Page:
This research stream has grown substantially during the recent decades. Questions on unmet health care needs are included in both the Survey of Health, Ageing and Retirement in Europe (SHARE) and the EU-SILC (European Union Statistics on Income and Living Conditions) survey. Self-reported unmet health care needs have become a key indicator of access to health care, used regularly by international organisations such as the Organization for Economic Cooperation and Development (OECD) and the European Union in their evaluations of the health care systems of their member countries (e.g., OECD, 2019; Scholz, 2020).

Unmet health care needs are measured in a variety of ways. Usual operationalisations include the availability of a medical doctor or wait times for health care. Researchers have observed that such needs are related to socio-economic status on the one hand, and mortality and health problems on the other. So, the concept has also been linked to research on health inequalities (Sanmartin et al., 2002; Shi & Stevens, 2005; Bryant et al., 2009).

From the perspective of this book, one particular study of unmet health care needs is especially interesting and relevant. In a 2006 article, Lisa Raiz introduces the concept of health care poverty in the context of health care in the United States. She focuses on ‘underinsurance’, which is a situation where people have health insurance but is inadequate to meet their health care needs. In the United States, underinsurance leads to lack of access to adequate health care, in her words to health care poverty. Raiz (2006, p. 88) sees health care poverty as partly—but only partly—a result of lack of economic resources:

Health care poverty expands examination of issues related to health insurance and access to health care to additional, and significant, groups of individuals who are disenfranchised not solely due to poverty status and a complete lack of health insurance. It includes those who have private health insurance that is inadequate to meet their needs, regardless of their income level.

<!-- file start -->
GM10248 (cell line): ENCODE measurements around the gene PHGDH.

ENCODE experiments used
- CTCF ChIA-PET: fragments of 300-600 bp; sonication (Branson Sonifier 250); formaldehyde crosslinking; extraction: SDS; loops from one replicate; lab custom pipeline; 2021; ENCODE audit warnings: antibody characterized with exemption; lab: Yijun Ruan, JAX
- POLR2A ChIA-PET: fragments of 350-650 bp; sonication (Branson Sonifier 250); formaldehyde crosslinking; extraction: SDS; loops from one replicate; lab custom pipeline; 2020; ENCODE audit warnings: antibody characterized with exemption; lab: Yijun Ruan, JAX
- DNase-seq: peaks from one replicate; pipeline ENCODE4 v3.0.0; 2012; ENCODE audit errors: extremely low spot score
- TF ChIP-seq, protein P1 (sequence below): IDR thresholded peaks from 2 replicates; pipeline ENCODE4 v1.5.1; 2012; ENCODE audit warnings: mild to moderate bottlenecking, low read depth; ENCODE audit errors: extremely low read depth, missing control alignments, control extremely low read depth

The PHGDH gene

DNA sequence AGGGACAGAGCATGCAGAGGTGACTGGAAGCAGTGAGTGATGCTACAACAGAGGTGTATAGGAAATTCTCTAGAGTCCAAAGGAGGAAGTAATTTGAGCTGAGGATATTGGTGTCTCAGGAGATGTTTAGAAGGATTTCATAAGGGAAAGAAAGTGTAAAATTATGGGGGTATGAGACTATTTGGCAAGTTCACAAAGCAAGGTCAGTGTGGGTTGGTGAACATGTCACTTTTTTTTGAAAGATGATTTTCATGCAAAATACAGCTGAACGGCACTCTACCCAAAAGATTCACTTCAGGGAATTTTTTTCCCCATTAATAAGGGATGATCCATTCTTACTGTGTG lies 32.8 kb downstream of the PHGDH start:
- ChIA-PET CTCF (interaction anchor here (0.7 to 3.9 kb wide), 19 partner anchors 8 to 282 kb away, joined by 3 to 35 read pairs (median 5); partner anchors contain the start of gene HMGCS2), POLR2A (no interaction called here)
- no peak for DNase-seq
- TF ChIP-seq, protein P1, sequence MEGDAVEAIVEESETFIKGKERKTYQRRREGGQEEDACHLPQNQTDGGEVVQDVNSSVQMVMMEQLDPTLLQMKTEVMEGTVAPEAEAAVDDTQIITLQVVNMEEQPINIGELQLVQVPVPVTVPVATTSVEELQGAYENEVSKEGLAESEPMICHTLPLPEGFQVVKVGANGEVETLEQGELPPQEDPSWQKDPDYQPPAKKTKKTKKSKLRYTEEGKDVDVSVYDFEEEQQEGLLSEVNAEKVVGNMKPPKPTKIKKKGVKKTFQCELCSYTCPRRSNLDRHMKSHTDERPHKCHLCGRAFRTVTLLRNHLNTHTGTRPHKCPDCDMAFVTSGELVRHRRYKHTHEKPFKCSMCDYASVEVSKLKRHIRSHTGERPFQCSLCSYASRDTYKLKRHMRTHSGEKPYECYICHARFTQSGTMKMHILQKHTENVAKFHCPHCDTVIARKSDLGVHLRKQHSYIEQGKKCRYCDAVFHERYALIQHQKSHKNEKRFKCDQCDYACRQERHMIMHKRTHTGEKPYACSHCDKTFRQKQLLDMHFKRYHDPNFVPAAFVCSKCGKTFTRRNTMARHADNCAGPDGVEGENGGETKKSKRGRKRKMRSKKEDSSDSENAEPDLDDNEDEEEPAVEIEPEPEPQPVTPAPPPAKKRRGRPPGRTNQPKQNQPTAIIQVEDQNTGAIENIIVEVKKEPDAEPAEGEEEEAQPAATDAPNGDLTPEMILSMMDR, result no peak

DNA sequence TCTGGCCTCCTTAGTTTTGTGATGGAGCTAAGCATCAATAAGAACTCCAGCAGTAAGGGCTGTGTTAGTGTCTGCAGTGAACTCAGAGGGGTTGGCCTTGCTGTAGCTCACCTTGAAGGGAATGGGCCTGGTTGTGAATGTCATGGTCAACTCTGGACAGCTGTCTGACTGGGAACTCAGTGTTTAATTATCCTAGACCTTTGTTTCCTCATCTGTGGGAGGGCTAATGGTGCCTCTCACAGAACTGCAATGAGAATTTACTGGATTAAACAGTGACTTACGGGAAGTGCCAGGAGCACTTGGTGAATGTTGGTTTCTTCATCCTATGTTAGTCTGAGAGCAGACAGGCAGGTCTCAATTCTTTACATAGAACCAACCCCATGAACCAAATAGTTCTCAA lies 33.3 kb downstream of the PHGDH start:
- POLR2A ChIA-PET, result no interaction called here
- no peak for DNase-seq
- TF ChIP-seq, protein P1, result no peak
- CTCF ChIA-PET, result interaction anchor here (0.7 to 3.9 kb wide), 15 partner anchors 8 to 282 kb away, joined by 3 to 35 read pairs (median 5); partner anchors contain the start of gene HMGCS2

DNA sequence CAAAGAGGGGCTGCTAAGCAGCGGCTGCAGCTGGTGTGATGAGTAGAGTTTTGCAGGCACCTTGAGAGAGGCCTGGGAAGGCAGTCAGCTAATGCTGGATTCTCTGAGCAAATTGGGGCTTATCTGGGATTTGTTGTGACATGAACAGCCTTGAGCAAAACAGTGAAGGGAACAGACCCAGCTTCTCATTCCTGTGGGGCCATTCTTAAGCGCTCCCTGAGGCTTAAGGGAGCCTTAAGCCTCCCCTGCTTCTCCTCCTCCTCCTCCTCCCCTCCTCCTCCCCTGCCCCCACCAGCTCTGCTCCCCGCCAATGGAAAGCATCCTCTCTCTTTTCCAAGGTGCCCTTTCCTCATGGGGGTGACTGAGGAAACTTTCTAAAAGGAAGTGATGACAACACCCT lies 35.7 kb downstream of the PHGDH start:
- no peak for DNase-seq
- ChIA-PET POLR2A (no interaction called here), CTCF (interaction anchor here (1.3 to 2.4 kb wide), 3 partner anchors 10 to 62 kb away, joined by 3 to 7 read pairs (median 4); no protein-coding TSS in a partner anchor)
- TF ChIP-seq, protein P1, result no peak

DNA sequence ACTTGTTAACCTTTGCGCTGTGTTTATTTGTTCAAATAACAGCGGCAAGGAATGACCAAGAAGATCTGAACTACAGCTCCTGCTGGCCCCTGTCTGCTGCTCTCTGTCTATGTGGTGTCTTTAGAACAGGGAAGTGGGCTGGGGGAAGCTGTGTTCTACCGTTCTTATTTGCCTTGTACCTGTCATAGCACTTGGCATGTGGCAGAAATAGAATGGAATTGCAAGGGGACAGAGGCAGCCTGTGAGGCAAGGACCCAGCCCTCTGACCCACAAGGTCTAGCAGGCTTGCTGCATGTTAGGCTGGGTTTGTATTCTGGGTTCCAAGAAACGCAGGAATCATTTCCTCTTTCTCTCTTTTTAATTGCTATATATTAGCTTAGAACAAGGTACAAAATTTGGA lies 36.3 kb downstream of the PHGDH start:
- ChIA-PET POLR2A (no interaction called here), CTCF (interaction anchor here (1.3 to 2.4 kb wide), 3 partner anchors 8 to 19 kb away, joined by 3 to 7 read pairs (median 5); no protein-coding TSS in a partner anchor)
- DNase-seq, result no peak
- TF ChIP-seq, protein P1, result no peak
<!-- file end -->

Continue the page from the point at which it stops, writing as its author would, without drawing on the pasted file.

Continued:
Raiz (2006, p. 89) wanted to shift the focus of the American health care discussion away from the question of whether one has health insurance towards the question of whether one has access to adequate health care. Her concept of health care poverty includes those who have health insurance but whose needs remain inadequately covered. Her approach thus comes close to those gerontological studies on unmet long-term care needs that include self-reported ‘undermet needs’ or ‘partially met needs’ in their analyses.

Raiz (2006, p. 90) argues that the framework of poverty should be applied to the analysis of the health care system. Her health care poverty term refers to lack of access to health care rather than economic deprivation. This means she is not doing poverty research, but instead applying its approach to the study of health care. She also wants to incorporate the concepts of absolute and relative poverty into her framework, that is into analysis of the lack of access to health care. Raiz (2006, p. 90) suggests that the term absolute health care poverty includes those who have no health insurance at all (and no access as a result) and the term relative health care poverty include underinsurance along with its negative effect on access to health care and utilisation of medical services. Here, Raiz again comes very close to discussions of unmet long-term care needs (e.g., Vlachantoni, 2019).